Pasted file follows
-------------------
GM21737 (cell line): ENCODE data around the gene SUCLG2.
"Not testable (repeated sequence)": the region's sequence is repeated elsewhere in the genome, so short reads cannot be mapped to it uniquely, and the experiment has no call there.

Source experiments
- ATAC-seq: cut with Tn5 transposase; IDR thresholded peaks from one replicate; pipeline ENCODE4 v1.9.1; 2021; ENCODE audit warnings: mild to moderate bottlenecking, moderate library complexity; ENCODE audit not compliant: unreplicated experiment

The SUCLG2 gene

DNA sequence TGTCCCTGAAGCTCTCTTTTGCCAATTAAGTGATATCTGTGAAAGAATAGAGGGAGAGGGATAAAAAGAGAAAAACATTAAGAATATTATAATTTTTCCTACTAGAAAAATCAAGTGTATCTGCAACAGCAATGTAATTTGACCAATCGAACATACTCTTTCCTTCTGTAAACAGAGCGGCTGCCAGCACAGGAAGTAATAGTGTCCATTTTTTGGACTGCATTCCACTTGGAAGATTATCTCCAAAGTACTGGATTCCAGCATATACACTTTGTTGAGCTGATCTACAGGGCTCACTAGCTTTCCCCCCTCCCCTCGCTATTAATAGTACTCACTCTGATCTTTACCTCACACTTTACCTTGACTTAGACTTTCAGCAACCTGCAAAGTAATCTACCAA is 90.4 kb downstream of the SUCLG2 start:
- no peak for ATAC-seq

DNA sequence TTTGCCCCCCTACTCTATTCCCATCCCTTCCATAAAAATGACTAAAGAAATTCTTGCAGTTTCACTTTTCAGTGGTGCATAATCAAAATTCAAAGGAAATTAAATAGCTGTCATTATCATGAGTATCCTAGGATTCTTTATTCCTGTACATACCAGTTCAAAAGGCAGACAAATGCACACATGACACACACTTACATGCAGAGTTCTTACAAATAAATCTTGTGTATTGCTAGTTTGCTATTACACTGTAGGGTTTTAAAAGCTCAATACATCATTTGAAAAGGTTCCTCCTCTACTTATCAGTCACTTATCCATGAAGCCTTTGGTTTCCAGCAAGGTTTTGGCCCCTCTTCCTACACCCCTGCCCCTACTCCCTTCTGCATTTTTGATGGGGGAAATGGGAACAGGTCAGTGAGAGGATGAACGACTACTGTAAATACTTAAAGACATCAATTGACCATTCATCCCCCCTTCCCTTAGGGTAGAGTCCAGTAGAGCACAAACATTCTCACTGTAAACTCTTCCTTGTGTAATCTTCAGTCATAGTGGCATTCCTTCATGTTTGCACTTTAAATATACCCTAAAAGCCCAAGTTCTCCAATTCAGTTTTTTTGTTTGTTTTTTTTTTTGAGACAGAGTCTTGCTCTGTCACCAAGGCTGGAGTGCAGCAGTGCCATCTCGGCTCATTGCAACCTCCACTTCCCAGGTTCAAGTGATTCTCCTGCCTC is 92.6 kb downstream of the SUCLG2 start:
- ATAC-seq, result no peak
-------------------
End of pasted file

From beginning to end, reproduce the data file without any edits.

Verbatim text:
GM21737 (cell line): ENCODE data around the gene SUCLG2.
"Not testable (repeated sequence)": the region's sequence is repeated elsewhere in the genome, so short reads cannot be mapped to it uniquely, and the experiment has no call there.

Source experiments
- ATAC-seq: cut with Tn5 transposase; IDR thresholded peaks from one replicate; pipeline ENCODE4 v1.9.1; 2021; ENCODE audit warnings: mild to moderate bottlenecking, moderate library complexity; ENCODE audit not compliant: unreplicated experiment

The SUCLG2 gene

DNA sequence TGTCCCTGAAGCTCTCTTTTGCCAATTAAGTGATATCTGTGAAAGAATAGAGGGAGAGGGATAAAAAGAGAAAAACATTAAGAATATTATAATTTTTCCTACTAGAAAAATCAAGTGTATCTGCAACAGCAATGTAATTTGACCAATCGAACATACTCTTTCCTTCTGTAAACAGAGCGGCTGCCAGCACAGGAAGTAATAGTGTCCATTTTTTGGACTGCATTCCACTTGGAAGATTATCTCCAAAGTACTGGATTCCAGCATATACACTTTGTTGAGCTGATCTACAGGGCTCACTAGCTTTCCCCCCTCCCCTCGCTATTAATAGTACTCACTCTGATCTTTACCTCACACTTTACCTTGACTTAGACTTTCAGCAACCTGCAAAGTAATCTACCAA is 90.4 kb downstream of the SUCLG2 start:
- no peak for ATAC-seq

DNA sequence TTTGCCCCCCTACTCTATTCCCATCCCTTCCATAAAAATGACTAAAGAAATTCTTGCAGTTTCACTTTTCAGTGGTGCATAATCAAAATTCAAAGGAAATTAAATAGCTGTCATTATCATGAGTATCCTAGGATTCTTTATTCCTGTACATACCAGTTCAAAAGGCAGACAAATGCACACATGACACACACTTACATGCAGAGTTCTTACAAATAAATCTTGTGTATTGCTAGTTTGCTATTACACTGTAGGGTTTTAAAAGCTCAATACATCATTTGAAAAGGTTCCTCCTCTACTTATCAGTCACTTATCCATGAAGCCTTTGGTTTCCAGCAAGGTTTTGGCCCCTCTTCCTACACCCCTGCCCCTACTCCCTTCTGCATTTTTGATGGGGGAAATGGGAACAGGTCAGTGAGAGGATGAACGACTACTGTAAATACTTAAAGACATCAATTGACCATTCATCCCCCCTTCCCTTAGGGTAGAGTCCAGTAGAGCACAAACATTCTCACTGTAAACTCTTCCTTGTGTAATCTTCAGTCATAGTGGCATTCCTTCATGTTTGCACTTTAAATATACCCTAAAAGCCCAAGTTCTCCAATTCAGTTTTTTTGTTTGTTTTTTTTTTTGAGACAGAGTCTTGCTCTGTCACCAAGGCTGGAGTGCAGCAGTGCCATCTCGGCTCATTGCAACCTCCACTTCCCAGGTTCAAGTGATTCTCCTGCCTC is 92.6 kb downstream of the SUCLG2 start:
- ATAC-seq, result no peak